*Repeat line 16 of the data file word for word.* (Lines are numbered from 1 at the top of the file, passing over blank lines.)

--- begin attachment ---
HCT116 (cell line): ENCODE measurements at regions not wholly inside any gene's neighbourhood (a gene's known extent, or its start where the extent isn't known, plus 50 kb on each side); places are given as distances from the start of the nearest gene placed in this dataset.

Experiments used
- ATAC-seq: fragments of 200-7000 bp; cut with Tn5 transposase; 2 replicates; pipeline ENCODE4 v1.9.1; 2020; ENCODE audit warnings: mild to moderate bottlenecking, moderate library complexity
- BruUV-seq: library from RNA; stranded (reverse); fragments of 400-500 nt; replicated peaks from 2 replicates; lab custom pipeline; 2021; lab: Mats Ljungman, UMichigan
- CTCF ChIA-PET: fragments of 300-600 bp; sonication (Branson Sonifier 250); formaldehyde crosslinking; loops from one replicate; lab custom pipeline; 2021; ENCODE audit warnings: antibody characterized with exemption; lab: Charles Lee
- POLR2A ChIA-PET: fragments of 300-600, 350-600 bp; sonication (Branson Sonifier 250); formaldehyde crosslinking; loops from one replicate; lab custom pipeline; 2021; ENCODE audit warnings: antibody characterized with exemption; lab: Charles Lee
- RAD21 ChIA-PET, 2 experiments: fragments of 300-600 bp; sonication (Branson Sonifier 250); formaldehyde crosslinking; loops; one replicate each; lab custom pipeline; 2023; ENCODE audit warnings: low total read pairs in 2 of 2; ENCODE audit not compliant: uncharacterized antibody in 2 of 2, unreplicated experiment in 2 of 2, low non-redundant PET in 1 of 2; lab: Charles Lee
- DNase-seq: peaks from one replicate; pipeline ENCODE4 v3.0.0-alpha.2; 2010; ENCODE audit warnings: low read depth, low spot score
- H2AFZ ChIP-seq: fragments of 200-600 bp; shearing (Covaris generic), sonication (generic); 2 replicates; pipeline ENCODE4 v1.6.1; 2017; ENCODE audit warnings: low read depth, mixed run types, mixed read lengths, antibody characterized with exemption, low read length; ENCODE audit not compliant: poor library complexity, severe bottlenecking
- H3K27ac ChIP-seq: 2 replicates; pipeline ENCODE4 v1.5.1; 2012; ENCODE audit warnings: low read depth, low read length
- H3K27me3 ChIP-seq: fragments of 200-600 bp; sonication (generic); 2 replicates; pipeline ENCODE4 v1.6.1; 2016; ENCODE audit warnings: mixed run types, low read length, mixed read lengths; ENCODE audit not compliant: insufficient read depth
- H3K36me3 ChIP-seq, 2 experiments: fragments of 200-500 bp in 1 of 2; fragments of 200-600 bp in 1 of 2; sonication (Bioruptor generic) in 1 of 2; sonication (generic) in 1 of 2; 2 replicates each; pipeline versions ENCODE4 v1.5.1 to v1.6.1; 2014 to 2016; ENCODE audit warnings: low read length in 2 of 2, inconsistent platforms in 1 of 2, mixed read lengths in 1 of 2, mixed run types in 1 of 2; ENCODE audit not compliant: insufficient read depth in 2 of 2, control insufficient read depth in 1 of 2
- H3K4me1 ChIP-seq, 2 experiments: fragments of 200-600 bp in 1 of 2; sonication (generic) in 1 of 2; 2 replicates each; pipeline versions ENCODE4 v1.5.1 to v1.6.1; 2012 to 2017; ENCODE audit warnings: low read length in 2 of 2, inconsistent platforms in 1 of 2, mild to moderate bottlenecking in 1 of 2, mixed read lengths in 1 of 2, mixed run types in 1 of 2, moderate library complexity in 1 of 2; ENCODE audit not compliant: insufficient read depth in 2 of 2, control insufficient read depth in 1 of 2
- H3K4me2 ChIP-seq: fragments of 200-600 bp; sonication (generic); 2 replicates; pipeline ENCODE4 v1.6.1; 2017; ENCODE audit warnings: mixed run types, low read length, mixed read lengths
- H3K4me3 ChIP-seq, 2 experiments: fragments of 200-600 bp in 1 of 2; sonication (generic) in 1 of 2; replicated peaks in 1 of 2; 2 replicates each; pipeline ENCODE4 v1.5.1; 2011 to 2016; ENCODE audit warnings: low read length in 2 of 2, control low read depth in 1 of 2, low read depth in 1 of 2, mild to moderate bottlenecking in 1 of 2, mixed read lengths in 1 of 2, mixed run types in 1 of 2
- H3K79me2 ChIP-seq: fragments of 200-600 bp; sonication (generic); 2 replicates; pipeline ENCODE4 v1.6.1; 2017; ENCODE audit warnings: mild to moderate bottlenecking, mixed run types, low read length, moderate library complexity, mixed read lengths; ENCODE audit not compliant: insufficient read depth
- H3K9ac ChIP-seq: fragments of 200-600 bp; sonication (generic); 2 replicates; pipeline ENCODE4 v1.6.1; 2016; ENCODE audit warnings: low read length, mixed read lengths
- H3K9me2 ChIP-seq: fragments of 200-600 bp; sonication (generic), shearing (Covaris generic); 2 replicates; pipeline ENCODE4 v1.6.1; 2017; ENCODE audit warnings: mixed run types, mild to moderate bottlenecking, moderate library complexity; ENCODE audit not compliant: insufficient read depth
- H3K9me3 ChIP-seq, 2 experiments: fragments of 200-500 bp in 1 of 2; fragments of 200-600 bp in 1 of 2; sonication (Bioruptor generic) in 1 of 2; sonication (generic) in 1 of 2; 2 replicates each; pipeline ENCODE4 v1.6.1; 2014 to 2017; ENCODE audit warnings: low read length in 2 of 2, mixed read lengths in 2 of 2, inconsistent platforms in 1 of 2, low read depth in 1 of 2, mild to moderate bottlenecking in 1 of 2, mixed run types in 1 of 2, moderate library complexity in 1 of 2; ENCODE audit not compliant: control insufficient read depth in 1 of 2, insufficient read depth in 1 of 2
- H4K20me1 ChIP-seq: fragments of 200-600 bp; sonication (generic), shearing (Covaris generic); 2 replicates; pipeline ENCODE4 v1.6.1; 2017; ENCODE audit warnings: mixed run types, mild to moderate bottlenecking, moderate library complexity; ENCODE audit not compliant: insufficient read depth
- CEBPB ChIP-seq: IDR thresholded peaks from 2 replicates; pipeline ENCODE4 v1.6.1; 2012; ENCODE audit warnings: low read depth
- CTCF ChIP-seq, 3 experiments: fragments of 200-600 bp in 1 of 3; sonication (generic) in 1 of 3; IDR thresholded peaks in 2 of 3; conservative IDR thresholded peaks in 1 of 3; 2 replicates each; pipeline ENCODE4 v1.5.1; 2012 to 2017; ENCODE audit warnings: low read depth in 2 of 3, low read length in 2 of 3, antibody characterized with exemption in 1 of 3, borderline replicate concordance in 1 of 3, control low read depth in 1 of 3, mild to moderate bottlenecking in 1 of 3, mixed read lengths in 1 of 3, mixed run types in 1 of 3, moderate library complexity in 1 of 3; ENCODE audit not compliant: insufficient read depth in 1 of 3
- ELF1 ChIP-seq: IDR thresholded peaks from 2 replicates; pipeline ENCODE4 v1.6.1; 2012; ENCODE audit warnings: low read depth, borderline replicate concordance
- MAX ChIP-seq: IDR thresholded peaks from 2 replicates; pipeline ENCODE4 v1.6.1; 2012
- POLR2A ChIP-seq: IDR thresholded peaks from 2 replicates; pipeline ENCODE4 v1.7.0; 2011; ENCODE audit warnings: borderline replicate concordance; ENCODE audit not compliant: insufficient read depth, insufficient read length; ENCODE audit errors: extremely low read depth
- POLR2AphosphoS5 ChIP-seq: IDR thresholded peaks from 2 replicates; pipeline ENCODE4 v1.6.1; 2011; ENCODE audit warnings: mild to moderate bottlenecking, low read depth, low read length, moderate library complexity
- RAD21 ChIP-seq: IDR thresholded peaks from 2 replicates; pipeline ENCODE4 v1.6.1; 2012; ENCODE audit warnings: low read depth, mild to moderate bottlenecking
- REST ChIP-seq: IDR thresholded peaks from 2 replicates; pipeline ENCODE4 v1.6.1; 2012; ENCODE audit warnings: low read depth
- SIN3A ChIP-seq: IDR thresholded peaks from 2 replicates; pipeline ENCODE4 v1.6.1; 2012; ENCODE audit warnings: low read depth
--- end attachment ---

- H3K79me2 ChIP-seq: fragments of 200-600 bp; sonication (generic); 2 replicates; pipeline ENCODE4 v1.6.1; 2017; ENCODE audit warnings: mild to moderate bottlenecking, mixed run types, low read length, moderate library complexity, mixed read lengths; ENCODE audit not compliant: insufficient read depth